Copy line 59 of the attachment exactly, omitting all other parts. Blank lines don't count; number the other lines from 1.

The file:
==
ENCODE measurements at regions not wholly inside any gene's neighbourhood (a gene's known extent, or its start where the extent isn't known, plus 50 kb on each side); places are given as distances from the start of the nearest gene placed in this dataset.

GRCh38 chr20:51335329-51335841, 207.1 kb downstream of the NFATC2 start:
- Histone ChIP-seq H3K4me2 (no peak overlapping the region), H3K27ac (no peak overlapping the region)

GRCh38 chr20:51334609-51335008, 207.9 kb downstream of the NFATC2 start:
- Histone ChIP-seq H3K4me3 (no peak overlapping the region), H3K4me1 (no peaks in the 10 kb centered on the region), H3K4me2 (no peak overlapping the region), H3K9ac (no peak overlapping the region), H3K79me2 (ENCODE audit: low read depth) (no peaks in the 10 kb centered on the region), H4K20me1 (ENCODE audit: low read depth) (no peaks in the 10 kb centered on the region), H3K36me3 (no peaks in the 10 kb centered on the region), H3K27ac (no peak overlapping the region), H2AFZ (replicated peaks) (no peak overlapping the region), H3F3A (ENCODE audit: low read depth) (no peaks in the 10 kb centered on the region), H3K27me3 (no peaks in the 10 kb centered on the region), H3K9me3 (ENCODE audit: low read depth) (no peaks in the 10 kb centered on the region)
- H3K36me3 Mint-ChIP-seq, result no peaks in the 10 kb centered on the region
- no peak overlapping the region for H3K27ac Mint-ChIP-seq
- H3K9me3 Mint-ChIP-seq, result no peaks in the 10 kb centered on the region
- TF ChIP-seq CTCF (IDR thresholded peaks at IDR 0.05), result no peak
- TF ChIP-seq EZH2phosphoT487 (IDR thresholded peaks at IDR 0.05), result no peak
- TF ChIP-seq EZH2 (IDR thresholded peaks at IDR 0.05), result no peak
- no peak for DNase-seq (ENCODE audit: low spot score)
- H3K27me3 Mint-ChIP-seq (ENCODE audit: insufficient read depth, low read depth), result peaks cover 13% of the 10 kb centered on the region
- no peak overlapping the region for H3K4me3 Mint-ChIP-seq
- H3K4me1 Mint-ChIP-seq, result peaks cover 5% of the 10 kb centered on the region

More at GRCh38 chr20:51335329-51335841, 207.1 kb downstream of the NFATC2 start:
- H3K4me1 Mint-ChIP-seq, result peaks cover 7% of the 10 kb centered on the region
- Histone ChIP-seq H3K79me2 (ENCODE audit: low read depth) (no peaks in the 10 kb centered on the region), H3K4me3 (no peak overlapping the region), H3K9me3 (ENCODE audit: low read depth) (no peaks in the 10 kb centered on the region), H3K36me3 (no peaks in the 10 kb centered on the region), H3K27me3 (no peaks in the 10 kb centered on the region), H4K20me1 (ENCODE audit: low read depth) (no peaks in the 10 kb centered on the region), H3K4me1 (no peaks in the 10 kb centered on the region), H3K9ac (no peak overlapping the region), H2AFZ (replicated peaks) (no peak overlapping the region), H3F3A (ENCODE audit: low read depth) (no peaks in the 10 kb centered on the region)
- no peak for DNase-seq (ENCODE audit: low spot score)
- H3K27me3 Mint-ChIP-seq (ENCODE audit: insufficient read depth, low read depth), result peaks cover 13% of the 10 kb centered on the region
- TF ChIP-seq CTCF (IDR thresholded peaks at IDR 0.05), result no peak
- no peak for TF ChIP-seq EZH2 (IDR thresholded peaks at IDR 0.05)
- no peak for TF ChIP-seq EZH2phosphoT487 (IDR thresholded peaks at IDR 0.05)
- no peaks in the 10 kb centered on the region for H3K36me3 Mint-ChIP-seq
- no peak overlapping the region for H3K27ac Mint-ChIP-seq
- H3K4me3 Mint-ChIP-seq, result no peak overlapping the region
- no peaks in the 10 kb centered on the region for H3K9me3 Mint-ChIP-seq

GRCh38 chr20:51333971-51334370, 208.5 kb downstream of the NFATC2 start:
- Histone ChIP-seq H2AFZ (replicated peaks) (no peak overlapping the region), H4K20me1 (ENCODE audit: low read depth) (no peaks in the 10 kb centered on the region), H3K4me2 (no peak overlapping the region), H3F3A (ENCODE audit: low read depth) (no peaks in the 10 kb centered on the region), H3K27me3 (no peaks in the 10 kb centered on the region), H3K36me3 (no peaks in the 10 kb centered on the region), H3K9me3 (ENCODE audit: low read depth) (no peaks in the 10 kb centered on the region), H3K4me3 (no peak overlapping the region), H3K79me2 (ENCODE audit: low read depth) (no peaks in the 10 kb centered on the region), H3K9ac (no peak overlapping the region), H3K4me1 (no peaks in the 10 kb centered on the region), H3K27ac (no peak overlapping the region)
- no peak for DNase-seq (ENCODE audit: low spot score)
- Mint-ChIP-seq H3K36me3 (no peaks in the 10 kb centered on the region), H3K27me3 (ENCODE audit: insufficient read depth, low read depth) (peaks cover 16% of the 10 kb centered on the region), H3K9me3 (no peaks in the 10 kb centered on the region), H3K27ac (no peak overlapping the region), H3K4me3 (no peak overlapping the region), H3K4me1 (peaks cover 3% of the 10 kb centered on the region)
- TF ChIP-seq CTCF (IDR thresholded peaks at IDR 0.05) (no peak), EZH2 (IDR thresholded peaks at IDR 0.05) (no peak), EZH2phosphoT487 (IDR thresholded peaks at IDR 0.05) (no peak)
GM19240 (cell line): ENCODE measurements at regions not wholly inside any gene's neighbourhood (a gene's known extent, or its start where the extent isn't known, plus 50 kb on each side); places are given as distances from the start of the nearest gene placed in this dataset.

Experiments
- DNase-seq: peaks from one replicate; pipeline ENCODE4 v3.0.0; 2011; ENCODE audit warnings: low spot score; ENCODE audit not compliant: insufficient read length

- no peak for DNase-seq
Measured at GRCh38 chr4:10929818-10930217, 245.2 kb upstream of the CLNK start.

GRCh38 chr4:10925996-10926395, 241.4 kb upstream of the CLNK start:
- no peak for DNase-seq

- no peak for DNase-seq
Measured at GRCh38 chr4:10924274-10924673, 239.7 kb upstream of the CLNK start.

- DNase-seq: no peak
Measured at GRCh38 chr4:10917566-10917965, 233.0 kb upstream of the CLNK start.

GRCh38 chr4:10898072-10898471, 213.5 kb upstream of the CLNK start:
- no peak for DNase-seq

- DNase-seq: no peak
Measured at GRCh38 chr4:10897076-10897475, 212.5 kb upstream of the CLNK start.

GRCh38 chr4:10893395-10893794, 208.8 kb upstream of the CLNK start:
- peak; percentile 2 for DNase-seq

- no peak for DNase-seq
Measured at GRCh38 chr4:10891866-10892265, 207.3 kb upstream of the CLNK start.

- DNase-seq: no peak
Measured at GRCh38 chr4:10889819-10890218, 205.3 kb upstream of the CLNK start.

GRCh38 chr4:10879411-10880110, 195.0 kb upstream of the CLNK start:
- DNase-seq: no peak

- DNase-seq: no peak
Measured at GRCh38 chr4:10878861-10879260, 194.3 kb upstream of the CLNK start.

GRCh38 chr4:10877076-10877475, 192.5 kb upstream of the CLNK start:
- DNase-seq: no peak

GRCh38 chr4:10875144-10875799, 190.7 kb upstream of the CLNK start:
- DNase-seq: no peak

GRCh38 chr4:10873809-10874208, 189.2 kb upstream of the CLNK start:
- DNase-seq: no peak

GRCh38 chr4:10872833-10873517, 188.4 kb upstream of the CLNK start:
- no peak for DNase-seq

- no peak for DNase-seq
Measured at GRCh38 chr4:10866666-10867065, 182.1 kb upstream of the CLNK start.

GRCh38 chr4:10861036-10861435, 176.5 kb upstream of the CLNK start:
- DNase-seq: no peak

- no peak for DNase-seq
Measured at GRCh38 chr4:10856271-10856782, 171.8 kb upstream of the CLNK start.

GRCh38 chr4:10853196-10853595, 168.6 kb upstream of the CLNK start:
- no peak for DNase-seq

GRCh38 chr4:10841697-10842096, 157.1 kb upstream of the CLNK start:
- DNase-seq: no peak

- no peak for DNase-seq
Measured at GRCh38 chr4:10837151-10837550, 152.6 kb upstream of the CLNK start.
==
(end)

- DNase-seq: no peak